Lionel Pousaz, spokesman for the Federal Polytechnic of Lausanne, said that final trials by submarines Mir 1 and Mir 2 were carried out at the lake on Tuesday and that the three-month-long exploration would begin Wednesday.
The two submarines have plumbed depths of more than 4,000 metres (13,000 feet) at the bottom of the Arctic ocean, and were also used to film the wreckage of the ill-fated Titanic and the Bismarck battleship.
The exploration of Lake Geneva, lying between France and Switzerland with a surface area of some 600 square kilometres (230 square miles), will focus on bacteria in the lake’s sediments at a depth of more than 300 metres.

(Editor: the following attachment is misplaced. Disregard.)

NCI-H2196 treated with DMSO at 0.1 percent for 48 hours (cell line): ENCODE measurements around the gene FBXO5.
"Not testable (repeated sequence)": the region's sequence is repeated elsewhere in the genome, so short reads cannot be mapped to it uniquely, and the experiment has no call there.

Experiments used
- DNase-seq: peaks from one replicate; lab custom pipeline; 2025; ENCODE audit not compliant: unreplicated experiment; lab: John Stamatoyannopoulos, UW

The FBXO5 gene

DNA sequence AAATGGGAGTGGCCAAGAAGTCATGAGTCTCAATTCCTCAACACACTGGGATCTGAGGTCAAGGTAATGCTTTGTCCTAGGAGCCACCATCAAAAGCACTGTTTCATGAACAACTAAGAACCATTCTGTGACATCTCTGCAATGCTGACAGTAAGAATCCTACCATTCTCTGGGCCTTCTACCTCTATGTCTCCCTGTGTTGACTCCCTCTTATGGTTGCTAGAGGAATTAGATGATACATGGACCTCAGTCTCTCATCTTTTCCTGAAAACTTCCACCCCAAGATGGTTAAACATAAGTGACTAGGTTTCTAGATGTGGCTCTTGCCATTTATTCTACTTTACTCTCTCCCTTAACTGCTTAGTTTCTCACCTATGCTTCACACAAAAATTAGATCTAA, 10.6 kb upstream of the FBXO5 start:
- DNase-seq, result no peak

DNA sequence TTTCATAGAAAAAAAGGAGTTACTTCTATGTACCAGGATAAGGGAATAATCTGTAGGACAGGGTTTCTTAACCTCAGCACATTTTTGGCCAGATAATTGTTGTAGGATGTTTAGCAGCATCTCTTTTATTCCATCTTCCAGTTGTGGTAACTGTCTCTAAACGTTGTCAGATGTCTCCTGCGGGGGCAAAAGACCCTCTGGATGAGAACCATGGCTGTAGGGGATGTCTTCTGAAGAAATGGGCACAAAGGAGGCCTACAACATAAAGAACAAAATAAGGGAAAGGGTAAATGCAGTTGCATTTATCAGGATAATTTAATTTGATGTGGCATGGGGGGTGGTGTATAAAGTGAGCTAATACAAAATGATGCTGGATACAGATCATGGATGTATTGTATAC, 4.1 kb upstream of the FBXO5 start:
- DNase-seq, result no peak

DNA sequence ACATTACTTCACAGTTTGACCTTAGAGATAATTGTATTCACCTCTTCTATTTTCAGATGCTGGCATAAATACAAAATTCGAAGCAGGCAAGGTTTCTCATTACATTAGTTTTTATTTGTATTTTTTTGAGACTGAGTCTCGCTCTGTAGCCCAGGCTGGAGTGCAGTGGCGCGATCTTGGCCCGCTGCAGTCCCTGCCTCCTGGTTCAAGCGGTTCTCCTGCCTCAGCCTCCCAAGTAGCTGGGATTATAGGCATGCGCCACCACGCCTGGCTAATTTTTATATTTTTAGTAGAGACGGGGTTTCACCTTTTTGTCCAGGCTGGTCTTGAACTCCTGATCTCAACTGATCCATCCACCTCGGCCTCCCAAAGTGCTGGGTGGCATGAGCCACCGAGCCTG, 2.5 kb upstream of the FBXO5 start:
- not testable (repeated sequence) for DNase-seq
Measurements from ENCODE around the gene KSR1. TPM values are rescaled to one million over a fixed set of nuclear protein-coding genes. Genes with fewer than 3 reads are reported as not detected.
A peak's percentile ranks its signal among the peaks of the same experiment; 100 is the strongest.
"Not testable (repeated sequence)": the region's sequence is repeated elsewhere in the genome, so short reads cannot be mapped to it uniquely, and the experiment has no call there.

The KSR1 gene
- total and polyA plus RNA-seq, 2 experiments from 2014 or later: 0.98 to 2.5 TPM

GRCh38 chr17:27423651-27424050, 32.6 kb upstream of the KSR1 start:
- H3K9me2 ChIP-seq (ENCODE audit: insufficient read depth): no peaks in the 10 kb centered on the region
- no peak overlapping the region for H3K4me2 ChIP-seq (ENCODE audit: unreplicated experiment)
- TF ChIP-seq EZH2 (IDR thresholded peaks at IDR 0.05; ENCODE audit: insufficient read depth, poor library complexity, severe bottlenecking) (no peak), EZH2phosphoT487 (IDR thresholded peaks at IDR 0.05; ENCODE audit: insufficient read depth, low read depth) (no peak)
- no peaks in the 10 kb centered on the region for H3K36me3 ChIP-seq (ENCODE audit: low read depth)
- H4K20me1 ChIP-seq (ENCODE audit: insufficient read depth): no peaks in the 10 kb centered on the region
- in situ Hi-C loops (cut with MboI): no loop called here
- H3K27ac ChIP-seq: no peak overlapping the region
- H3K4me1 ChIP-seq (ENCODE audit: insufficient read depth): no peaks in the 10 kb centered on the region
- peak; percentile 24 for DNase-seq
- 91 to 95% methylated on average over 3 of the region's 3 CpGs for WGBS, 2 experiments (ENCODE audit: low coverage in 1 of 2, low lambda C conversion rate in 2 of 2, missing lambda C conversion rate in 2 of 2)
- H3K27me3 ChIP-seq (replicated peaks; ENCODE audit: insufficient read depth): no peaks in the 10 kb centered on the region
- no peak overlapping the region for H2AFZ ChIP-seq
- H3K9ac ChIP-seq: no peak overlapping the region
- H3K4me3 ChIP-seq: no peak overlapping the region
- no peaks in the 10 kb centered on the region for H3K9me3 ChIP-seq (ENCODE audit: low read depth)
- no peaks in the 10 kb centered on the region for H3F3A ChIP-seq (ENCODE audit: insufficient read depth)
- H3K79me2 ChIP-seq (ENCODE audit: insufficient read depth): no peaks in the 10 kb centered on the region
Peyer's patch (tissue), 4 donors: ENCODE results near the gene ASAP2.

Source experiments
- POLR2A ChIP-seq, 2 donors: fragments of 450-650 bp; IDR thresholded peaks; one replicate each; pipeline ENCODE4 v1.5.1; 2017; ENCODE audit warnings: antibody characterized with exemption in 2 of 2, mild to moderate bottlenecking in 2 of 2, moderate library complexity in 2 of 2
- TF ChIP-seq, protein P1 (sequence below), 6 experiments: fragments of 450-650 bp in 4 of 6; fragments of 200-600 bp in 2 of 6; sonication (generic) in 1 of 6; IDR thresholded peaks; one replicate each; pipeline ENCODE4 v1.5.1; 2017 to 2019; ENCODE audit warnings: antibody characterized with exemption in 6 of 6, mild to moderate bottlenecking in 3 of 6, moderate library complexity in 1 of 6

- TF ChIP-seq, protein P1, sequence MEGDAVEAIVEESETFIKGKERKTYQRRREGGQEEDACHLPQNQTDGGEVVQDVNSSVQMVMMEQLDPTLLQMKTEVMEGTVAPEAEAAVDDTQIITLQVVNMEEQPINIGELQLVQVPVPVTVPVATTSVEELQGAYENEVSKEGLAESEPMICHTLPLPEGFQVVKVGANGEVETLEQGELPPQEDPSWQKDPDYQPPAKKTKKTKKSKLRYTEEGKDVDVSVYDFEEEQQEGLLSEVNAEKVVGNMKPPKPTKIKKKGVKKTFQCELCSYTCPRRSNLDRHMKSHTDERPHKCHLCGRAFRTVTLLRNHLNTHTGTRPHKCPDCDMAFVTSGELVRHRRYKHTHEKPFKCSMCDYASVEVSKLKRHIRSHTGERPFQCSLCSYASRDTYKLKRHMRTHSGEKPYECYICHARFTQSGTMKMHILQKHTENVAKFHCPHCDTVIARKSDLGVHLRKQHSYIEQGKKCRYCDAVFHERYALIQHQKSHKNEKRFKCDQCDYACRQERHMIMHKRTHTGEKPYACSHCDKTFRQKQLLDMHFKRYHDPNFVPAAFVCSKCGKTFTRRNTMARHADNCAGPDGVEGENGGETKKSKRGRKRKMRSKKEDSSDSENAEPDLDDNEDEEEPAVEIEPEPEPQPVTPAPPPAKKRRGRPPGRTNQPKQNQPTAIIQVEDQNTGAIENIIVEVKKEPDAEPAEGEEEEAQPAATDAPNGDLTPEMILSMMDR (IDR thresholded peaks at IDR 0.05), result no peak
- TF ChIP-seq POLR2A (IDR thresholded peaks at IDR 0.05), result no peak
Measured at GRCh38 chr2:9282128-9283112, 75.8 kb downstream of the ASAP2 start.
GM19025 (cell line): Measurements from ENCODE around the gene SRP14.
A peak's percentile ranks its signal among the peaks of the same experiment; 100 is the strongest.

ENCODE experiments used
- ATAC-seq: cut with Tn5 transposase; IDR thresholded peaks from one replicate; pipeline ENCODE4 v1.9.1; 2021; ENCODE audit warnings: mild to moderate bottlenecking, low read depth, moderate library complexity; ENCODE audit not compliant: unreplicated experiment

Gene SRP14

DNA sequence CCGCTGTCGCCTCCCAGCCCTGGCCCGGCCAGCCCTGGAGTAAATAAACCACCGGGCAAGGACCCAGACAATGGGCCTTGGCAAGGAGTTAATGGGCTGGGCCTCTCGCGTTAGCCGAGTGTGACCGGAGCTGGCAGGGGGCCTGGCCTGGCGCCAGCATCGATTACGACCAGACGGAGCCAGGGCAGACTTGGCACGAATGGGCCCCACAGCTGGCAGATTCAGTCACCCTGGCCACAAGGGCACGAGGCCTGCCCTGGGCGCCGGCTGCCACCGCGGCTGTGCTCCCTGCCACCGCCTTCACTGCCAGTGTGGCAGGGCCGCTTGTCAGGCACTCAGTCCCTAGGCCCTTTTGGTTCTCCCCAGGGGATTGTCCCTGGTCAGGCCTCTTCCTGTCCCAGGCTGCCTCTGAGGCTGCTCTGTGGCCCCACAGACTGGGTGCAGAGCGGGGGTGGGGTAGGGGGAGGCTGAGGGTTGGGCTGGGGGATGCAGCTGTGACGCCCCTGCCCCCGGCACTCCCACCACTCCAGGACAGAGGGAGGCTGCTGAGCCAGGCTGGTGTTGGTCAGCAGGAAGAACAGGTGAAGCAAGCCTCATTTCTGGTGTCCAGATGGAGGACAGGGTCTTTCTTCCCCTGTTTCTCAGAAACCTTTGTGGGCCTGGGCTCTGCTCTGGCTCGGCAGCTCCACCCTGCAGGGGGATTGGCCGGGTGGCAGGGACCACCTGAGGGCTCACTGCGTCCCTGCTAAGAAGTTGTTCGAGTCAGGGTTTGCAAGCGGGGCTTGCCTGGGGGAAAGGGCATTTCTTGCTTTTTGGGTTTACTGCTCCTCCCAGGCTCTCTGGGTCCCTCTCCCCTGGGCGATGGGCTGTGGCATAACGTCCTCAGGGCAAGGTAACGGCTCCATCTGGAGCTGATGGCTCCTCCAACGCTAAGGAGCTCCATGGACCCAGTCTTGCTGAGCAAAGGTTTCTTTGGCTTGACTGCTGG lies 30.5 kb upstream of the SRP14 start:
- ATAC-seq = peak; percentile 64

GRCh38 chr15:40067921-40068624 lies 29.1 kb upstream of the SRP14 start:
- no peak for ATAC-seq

“The bacteria are indicators of pollution” and will help the scientists measure the presence of toxic elements, Pousaz said.
The mini-submarines, equipped with gauges capable of determining the density of molecules in the water, will also track micropollutants which may have escaped treatment plants.
These elements are expected to be found in the lake’s plankton and fish.
In addition, scientists are planning to examine how water circulates in the lake by taking temperatures of different layers.
“A drop of water can take up to 12 years to cross the lake,” Pousaz noted.